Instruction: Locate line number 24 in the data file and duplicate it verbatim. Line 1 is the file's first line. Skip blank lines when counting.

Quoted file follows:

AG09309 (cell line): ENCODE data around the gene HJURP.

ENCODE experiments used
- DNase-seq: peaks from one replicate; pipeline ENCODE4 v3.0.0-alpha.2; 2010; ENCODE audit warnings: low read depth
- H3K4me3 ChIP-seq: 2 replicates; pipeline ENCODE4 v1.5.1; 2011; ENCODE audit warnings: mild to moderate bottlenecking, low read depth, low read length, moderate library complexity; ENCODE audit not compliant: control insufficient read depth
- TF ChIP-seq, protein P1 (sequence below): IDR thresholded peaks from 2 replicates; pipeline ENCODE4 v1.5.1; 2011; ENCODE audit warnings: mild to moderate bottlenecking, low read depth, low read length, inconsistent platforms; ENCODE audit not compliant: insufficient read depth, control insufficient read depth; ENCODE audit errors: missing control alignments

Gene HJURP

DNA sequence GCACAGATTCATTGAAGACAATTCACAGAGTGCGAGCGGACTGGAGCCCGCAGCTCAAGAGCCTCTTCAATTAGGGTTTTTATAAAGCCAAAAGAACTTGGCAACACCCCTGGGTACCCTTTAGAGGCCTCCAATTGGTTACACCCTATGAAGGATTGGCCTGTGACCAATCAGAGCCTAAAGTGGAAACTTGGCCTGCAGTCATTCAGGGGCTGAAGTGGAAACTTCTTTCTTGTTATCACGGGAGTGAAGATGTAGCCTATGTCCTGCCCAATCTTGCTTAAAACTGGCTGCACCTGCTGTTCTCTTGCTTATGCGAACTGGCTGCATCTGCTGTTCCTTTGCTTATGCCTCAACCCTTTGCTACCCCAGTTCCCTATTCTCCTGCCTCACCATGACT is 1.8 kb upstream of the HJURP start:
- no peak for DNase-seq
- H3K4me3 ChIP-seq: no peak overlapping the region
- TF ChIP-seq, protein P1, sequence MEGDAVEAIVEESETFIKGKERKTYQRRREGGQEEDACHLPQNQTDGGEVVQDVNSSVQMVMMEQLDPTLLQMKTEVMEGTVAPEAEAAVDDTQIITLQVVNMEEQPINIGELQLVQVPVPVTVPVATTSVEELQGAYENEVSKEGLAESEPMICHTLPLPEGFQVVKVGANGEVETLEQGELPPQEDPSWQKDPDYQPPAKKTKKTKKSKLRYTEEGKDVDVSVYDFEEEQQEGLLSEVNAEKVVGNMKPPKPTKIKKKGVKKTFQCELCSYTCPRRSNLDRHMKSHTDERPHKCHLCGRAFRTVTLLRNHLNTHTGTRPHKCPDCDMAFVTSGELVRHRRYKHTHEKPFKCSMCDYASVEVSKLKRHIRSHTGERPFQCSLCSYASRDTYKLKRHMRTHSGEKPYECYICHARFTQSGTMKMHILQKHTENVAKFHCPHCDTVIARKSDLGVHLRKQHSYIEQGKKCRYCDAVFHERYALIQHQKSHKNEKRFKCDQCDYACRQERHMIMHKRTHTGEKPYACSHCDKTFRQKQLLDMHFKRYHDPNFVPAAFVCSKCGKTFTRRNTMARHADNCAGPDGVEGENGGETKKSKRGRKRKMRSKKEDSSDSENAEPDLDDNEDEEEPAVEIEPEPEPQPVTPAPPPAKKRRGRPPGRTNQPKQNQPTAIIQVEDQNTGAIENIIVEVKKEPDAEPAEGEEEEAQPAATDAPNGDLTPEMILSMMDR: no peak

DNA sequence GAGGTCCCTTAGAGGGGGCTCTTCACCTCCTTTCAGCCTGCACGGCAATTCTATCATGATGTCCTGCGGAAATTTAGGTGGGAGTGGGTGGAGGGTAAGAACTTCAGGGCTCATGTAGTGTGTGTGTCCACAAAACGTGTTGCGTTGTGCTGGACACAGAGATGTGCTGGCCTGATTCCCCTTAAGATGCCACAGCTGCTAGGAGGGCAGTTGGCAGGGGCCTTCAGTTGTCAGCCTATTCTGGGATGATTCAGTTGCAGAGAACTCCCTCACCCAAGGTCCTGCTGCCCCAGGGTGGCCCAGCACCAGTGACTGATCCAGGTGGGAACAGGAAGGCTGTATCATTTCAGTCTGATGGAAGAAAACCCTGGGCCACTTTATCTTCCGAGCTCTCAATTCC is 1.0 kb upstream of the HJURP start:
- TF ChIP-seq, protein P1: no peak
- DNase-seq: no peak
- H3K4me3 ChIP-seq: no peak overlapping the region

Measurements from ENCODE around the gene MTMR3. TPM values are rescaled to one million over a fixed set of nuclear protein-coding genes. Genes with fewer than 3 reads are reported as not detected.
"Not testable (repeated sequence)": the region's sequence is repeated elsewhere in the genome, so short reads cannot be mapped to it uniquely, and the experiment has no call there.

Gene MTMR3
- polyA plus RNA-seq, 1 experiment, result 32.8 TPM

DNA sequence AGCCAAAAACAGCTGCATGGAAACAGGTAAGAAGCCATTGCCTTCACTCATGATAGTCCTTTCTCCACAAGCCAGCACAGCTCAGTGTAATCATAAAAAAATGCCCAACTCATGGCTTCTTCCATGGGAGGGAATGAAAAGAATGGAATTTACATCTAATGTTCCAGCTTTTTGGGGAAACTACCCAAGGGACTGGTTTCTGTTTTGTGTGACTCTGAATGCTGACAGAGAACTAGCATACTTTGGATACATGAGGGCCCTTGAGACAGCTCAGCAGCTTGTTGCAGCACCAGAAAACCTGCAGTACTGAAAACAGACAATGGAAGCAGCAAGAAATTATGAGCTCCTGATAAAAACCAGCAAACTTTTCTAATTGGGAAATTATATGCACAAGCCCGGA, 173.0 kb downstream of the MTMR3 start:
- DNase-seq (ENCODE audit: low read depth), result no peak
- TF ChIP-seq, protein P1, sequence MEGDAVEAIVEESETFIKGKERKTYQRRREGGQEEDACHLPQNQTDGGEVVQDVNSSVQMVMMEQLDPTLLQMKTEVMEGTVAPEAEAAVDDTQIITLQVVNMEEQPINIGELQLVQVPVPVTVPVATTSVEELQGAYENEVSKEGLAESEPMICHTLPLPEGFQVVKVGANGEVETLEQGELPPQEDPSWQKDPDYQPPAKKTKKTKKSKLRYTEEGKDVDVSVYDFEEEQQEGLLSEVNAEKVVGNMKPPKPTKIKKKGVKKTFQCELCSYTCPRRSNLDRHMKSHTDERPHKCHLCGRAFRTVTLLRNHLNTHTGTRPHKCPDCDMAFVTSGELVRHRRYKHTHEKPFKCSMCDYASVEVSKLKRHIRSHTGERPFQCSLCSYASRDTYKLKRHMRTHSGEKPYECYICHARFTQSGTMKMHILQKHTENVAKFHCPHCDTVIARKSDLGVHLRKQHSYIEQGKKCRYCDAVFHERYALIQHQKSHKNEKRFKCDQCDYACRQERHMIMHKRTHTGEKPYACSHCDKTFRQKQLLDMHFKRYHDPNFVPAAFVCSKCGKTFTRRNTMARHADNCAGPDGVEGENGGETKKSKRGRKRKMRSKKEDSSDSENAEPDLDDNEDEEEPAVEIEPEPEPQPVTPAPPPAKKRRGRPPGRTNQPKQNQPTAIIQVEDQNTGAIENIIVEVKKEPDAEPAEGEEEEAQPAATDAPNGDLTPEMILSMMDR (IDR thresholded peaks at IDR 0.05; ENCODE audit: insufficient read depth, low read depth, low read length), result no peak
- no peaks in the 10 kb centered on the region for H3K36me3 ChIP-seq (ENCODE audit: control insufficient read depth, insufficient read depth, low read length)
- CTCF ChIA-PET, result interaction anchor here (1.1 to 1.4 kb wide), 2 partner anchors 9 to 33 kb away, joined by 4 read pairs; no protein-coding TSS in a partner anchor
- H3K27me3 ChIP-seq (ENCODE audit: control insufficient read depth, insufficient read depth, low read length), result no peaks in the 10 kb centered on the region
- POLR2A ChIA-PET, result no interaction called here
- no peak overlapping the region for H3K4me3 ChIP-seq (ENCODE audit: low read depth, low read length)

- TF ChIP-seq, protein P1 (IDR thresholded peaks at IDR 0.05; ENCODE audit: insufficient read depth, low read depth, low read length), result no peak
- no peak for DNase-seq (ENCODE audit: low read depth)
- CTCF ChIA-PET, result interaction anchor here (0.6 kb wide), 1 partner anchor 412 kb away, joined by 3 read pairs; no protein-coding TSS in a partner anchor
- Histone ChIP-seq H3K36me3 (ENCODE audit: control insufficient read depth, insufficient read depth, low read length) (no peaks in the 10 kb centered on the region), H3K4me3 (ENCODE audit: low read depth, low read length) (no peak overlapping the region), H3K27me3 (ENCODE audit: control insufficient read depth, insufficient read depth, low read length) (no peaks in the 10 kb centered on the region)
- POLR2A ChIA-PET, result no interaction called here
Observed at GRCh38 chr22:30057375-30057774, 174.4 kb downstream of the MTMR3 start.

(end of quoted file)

- H3K27me3 ChIP-seq (ENCODE audit: control insufficient read depth, insufficient read depth, low read length), result no peaks in the 10 kb centered on the region